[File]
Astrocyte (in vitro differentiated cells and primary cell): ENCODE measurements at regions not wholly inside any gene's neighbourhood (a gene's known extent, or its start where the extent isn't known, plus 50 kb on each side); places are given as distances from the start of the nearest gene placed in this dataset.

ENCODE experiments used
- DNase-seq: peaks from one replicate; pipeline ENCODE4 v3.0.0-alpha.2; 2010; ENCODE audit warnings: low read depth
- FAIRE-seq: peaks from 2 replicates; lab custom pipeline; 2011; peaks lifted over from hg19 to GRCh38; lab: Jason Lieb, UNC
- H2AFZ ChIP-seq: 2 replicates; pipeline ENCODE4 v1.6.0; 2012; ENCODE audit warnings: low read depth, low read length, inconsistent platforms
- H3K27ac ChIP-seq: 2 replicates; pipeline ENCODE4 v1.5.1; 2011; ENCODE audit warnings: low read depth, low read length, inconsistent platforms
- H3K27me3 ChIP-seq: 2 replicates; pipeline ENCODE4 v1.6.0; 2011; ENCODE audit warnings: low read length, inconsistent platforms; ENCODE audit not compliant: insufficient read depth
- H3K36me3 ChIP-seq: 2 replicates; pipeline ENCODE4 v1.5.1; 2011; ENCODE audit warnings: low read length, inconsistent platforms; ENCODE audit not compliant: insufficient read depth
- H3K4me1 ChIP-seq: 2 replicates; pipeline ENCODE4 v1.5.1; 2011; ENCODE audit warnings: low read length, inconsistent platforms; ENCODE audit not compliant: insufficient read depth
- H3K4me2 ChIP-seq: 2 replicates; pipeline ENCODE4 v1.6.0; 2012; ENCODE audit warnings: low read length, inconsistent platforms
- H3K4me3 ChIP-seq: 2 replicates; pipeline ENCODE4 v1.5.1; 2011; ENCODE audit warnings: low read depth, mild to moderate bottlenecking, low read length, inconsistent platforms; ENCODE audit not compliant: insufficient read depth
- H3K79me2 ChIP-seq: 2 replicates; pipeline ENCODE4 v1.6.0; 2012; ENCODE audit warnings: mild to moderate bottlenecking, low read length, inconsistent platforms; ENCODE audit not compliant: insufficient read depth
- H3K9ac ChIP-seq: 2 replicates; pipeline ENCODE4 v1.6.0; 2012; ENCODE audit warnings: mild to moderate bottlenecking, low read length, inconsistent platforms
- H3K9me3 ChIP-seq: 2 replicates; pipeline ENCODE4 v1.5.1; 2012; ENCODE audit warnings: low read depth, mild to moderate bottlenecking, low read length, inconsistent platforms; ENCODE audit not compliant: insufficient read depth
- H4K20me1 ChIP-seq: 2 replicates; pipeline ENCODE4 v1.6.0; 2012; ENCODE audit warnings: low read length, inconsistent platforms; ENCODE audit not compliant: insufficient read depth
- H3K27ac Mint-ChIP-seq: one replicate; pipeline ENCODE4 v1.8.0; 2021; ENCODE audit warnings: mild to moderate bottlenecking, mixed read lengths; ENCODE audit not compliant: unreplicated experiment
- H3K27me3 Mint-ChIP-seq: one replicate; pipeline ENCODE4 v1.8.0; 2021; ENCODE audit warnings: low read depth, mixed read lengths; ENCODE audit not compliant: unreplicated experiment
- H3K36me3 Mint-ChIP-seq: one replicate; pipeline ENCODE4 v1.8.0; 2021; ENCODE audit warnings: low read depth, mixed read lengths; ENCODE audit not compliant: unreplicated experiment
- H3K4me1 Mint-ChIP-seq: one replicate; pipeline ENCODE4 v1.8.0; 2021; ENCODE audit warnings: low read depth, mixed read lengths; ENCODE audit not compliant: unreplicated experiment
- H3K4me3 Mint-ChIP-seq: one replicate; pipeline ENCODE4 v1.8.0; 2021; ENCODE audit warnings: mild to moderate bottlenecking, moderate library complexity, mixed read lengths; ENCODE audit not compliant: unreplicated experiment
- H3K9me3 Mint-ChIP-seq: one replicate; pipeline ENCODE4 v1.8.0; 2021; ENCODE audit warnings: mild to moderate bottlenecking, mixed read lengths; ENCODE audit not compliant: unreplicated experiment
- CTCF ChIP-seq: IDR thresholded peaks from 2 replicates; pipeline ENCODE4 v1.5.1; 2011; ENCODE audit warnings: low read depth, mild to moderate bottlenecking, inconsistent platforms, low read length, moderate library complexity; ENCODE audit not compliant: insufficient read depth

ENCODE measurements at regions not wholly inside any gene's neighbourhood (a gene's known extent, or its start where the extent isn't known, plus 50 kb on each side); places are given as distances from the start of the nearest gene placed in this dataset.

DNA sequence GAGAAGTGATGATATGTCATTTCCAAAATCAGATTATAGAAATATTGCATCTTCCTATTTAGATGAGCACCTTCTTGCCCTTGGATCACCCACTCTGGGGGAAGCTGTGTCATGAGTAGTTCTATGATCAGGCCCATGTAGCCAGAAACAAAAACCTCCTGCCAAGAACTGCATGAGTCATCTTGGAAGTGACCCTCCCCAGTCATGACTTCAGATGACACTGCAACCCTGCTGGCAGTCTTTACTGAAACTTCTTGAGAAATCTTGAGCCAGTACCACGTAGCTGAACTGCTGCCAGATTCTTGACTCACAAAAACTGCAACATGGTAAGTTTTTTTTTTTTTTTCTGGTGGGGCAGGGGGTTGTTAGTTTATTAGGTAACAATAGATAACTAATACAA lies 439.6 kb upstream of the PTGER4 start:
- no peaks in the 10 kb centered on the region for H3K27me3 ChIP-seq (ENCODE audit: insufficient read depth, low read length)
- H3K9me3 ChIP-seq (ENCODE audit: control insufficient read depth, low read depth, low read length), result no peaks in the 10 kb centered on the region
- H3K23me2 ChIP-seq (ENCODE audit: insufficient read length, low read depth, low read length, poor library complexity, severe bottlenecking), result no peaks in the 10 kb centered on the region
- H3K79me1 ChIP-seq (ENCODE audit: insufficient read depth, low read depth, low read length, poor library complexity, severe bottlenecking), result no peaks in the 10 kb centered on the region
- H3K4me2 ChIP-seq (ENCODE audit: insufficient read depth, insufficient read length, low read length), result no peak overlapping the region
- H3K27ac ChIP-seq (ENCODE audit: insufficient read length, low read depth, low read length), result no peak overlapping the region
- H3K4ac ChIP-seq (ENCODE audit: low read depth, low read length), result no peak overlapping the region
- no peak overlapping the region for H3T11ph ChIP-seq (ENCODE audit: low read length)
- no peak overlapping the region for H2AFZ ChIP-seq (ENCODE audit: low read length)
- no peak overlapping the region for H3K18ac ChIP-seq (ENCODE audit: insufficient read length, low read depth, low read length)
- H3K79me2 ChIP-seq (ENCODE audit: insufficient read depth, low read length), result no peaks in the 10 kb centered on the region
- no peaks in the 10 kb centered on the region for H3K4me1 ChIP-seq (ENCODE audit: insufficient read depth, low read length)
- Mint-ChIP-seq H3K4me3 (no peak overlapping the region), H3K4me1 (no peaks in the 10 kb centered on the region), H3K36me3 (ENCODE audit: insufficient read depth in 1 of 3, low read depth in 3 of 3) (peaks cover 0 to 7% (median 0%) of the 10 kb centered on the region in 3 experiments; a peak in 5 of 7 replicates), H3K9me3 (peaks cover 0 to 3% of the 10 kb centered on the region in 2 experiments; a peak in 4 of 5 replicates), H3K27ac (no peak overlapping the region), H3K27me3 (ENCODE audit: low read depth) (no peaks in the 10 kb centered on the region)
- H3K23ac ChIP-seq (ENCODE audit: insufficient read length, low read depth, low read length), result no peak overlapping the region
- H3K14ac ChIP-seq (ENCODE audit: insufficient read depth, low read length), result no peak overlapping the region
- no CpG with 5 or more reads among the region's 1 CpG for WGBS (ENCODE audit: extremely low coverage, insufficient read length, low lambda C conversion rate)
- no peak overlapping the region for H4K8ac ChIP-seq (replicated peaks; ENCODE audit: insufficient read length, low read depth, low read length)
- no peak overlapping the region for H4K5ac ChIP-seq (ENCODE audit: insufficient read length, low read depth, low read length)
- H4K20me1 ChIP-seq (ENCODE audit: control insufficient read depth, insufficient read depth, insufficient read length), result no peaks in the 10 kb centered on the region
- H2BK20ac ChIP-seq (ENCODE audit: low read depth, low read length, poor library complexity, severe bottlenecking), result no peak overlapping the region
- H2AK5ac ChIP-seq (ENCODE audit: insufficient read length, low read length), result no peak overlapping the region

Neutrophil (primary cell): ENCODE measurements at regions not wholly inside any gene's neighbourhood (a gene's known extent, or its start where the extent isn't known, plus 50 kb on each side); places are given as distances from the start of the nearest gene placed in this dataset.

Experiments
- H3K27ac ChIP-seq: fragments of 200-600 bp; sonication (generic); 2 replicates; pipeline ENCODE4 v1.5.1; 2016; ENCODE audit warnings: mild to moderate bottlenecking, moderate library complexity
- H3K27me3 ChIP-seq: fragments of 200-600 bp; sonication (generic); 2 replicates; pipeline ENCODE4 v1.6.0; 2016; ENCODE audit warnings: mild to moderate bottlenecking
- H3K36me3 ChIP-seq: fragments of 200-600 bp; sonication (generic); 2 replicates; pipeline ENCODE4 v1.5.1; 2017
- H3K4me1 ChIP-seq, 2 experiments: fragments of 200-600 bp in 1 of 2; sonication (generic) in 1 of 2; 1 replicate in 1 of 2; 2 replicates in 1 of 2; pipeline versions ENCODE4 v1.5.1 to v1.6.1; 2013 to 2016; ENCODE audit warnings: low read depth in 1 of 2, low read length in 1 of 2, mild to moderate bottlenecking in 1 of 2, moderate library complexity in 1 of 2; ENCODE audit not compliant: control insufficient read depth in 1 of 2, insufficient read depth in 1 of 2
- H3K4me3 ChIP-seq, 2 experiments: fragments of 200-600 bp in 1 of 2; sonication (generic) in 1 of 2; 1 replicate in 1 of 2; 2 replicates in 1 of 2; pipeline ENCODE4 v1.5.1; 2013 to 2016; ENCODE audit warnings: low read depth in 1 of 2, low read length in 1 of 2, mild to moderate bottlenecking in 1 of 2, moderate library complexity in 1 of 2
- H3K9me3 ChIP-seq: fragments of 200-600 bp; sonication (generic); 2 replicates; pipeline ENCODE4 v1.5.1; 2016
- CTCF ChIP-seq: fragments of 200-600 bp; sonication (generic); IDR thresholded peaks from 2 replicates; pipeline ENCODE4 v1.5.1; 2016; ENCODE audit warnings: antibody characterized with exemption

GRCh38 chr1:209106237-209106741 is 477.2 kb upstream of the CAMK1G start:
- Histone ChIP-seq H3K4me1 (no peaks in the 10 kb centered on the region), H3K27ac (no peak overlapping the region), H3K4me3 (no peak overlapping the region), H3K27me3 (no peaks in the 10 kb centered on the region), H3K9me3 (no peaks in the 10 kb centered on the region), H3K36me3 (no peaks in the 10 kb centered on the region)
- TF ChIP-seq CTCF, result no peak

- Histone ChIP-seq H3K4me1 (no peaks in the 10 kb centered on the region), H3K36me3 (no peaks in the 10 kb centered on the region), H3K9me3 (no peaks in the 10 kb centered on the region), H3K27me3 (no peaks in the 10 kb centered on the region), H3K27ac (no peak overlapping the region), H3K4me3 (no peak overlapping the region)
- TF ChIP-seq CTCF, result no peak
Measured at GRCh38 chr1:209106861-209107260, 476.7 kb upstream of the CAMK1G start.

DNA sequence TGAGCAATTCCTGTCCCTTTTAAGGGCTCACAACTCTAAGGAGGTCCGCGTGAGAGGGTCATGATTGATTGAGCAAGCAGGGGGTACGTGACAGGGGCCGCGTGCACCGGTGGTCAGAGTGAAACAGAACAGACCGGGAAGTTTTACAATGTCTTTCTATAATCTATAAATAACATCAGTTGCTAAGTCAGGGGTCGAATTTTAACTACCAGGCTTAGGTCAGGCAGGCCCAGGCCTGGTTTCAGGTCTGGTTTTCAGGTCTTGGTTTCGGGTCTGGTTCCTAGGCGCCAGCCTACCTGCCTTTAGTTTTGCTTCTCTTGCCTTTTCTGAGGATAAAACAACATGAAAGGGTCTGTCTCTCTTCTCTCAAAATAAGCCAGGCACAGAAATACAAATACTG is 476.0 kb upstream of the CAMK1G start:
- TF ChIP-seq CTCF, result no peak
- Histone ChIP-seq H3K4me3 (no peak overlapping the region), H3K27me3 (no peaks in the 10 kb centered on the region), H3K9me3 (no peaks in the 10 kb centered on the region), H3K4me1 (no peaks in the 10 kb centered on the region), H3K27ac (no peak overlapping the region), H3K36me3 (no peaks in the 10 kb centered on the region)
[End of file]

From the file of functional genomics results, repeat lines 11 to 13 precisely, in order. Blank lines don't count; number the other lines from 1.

- H3K4me3 ChIP-seq: 2 replicates; pipeline ENCODE4 v1.5.1; 2011; ENCODE audit warnings: low read depth, mild to moderate bottlenecking, low read length, inconsistent platforms; ENCODE audit not compliant: insufficient read depth
- H3K79me2 ChIP-seq: 2 replicates; pipeline ENCODE4 v1.6.0; 2012; ENCODE audit warnings: mild to moderate bottlenecking, low read length, inconsistent platforms; ENCODE audit not compliant: insufficient read depth
- H3K9ac ChIP-seq: 2 replicates; pipeline ENCODE4 v1.6.0; 2012; ENCODE audit warnings: mild to moderate bottlenecking, low read length, inconsistent platforms